NPR logo Pentagon's Evolving Strategy: Treat The Islamic State Like A State

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Pentagon's Evolving Strategy: Treat The Islamic State Like A State

Defense Secretary Ash Carter (left) and Joint Chiefs Chairman Gen. Joseph Dunford, speak at the Pentagon on Friday. They announced that U.S. forces killed a senior Islamic State leader in an airstrike. i

Defense Secretary Ash Carter (left) and Joint Chiefs Chairman Gen. Joseph Dunford, speak at the Pentagon on Friday. They announced that U.S. forces killed a senior Islamic State leader in an airstrike. Manuel Balce Ceneta/AP hide caption

toggle caption Manuel Balce Ceneta/AP
Defense Secretary Ash Carter (left) and Joint Chiefs Chairman Gen. Joseph Dunford, speak at the Pentagon on Friday. They announced that U.S. forces killed a senior Islamic State leader in an airstrike.

Defense Secretary Ash Carter (left) and Joint Chiefs Chairman Gen. Joseph Dunford, speak at the Pentagon on Friday. They announced that U.S. forces killed a senior Islamic State leader in an airstrike.

Manuel Balce Ceneta/AP

The Obama administration insists the Islamic State is not an Islamic state, but the Pentagon says it has achieved success against the terror group by treating it like one.

American leaders from President Obama on down reject the Islamic State's core claim of being a "caliphate," a self-proclaimed Islamic nation that stretches from Syria to Iraq.

In terms of military planning, however, defense officials have inflicted their greatest punishment on ISIS after changing their approach from one used against groups like the Taliban to one they might use against another full-scale military.

"We're now entering a different strategic era," Defense Secretary Ash Carter told cadets this week at the U.S. Military Academy, following years of a "very singular focus" on counterinsurgency.

That was the prism through which the military viewed ISIS when it returned to Iraq in 2014 to help Baghdad fight the terror group, and then later expanded operations into Syria. American and international aircrews flew overhead looking for targets of opportunity, such as groups of fighters or people driving captured armored vehicles.

That was effective at first, U.S. officials say, but when ISIS changed its behavior to offer fewer targets, critics charged that Obama and his commanders weren't doing serious damage.

At the time, retired Air Force Lt. Gen. David Deptula, who directed the air campaigns in the first Gulf War in 1991, told NPR the air attacks were "anemic" and likened what he called the administration's "incomplete strategy" to mismanagement of the war in Vietnam.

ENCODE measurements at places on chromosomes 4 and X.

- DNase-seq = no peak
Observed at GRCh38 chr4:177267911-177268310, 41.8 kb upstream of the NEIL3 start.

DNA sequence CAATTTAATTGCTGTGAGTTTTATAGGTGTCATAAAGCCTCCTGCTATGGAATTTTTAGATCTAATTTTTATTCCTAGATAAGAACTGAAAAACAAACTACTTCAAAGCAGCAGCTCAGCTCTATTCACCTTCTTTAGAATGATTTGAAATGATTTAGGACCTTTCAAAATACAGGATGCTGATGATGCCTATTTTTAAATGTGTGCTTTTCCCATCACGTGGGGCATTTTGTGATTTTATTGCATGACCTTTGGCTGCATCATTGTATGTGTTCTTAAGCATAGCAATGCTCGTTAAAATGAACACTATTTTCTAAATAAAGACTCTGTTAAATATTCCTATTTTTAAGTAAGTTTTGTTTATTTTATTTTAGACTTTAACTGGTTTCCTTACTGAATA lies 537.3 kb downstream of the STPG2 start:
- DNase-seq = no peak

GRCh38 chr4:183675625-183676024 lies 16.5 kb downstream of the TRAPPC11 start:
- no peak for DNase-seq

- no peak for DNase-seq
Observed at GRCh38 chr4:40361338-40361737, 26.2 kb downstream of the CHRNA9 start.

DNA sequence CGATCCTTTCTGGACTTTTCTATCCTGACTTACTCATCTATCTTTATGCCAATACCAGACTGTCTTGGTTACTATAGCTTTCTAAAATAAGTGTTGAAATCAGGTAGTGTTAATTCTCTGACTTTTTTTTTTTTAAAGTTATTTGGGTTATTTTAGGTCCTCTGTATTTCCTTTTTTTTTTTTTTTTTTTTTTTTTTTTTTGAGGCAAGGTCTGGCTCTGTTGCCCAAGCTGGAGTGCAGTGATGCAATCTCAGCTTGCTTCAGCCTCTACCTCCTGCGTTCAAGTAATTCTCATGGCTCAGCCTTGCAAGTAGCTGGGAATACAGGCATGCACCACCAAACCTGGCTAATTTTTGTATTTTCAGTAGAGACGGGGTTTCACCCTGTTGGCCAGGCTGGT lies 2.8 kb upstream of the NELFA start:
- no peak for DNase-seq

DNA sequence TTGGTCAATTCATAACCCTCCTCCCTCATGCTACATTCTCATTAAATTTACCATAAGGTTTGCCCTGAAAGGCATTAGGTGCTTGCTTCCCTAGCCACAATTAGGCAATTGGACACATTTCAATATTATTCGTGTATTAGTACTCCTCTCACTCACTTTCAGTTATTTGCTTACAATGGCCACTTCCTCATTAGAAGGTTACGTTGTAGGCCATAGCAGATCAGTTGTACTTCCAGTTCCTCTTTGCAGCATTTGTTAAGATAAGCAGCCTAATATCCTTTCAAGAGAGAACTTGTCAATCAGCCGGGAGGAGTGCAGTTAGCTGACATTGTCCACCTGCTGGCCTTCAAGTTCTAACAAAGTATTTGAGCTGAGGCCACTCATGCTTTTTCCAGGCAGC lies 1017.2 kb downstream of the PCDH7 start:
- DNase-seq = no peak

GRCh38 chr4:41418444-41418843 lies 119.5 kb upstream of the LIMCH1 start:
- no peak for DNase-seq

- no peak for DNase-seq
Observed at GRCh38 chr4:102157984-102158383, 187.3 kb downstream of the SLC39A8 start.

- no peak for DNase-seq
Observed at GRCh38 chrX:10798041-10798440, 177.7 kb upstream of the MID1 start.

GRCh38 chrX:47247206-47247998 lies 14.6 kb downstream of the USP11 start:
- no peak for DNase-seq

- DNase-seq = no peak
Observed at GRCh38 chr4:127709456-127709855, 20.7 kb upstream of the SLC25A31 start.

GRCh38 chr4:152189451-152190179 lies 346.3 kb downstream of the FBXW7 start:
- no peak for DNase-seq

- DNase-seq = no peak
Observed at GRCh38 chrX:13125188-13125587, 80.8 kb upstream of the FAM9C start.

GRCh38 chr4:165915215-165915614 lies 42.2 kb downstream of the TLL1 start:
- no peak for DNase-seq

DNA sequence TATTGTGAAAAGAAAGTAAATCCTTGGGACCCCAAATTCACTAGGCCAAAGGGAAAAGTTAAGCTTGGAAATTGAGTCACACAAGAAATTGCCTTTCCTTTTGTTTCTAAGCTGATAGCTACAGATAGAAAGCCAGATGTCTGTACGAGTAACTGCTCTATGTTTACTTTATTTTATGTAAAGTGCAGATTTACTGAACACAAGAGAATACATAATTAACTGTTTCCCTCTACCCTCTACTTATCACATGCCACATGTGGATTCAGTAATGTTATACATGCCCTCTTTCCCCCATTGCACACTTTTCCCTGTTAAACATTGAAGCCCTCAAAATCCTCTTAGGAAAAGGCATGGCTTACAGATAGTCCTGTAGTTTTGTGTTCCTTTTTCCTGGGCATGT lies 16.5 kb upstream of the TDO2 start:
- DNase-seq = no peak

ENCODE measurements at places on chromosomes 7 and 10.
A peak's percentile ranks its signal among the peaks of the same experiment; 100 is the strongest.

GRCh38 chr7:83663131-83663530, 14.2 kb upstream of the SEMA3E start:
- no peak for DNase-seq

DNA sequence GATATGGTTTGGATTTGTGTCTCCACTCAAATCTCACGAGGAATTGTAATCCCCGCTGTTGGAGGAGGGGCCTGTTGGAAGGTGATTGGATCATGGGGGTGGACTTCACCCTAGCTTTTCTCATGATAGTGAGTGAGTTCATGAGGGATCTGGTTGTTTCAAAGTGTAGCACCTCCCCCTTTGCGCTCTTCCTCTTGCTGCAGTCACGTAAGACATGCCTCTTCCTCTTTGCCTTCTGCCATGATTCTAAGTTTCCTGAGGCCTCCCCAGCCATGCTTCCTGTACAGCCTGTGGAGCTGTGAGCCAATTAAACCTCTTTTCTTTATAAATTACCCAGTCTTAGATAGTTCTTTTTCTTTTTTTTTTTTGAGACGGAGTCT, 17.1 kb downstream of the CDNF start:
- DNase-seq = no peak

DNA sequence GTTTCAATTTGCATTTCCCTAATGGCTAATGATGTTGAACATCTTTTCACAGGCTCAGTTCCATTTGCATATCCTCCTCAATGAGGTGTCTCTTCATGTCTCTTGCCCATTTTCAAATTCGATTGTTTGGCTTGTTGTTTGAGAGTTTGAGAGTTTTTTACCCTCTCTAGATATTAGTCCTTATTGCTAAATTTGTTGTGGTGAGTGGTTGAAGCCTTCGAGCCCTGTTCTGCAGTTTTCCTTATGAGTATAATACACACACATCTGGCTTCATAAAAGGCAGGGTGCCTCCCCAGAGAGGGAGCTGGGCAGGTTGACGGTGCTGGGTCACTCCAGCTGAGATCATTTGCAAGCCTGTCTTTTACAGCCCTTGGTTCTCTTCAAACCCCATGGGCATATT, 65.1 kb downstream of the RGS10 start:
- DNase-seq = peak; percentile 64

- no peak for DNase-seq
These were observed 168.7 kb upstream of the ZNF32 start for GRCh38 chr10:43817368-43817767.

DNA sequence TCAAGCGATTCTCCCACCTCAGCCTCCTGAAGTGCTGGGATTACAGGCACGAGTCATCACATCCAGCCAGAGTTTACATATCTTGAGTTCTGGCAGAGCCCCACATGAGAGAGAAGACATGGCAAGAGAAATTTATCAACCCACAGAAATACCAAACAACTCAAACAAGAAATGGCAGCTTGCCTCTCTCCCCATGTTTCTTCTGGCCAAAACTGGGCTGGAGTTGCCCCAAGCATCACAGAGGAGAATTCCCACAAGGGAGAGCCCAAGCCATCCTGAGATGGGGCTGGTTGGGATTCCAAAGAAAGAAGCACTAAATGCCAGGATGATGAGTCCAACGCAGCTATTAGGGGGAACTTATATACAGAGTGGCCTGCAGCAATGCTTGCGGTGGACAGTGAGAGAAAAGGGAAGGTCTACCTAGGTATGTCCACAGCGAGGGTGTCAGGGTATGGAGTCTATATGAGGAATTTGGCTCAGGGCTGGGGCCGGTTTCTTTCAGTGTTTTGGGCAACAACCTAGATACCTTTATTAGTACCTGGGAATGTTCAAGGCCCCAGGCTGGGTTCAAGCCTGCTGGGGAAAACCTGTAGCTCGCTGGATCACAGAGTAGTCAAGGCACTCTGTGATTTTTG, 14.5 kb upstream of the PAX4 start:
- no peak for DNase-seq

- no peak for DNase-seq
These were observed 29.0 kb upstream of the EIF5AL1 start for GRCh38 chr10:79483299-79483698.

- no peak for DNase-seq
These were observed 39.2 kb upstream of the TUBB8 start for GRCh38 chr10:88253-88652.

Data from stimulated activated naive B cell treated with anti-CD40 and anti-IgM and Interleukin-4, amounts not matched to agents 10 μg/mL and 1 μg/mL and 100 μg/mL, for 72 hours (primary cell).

Changing The Approach

Since then the Pentagon has changed its approach. Even if political leaders don't acknowledge the Islamic State is one, military commanders have found that they can deliver more punishment by treating it like a traditional enemy government – even in their language.

"We are systematically eliminating ISIL's cabinet," as Carter told reporters on Friday, using the acronym preferred by the administration and the military.

Haji Imam, a man killed recently by Americans special operations soldiers, was ISIS's "finance minister," Carter said. Omar al-Shishani, whom the Pentagon says died after an airstrike in Syria, was ISIS's "minister of war."

And the Pentagon's strategy is broader than targeting individual leaders. After Delta Force troops raided the home of an ISIS leader last year who helped lead its black market sales of oil, commanders used what they learned to order a systematic series of strikes against its petroleum network.

Inspired by World War II's Operation Tidal Wave, in which Allied bombers targeted the oil refineries that supplied Nazi Germany, the Pentagon named its similar campaign against ISIS Operation Tidal Wave II.

Hitting Economic Resources

American warplanes have struck some 117 targets related to ISIL's petroleum infrastructure, said spokesman Col. Steve Warren, including eight so far this month.

"It has hamstrung their ability to fund terror operations," Warren said.

Another plank of the military's new strategy has been to keep ISIS from paying its adherents in Syria and Iraq. So not only did U.S. special operations soldiers pursue ISIS's "finance minister," American warplanes are destroying the buildings believed to store the Islamic State's cash, taking away its ability to make payroll.

The Pentagon claims all this is having an effect.

"The momentum of this campaign is now clearly on our side," Carter said Friday.

If that's so in Syria and Iraq, however, ISIS is already doing some adaptation of its own. Its acolytes are taking root elsewhere, including in Afghanistan and Libya.

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